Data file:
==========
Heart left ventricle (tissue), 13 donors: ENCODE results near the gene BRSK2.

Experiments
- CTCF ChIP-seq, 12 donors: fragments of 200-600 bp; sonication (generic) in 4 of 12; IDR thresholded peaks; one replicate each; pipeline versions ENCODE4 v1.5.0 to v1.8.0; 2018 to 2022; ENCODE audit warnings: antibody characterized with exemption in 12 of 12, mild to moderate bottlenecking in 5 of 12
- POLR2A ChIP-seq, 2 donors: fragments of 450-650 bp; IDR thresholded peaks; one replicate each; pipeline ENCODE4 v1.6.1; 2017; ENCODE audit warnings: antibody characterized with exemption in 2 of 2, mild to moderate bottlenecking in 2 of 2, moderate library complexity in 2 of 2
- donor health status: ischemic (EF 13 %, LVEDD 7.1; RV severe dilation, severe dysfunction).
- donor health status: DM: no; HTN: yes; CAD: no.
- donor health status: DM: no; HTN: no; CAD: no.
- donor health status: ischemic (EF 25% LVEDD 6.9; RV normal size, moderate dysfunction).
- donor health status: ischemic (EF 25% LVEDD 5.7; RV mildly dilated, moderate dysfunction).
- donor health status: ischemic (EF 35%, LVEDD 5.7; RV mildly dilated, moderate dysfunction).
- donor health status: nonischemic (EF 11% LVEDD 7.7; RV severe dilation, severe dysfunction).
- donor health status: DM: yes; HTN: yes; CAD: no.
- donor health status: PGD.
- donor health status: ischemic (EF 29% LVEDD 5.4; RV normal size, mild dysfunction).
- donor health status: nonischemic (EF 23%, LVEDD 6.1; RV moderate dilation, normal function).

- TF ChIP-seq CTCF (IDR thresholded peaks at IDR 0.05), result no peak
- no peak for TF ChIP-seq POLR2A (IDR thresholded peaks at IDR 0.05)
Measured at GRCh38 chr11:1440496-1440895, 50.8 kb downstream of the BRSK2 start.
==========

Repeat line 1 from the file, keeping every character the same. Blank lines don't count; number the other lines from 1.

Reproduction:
Heart left ventricle (tissue), 13 donors: ENCODE results near the gene BRSK2.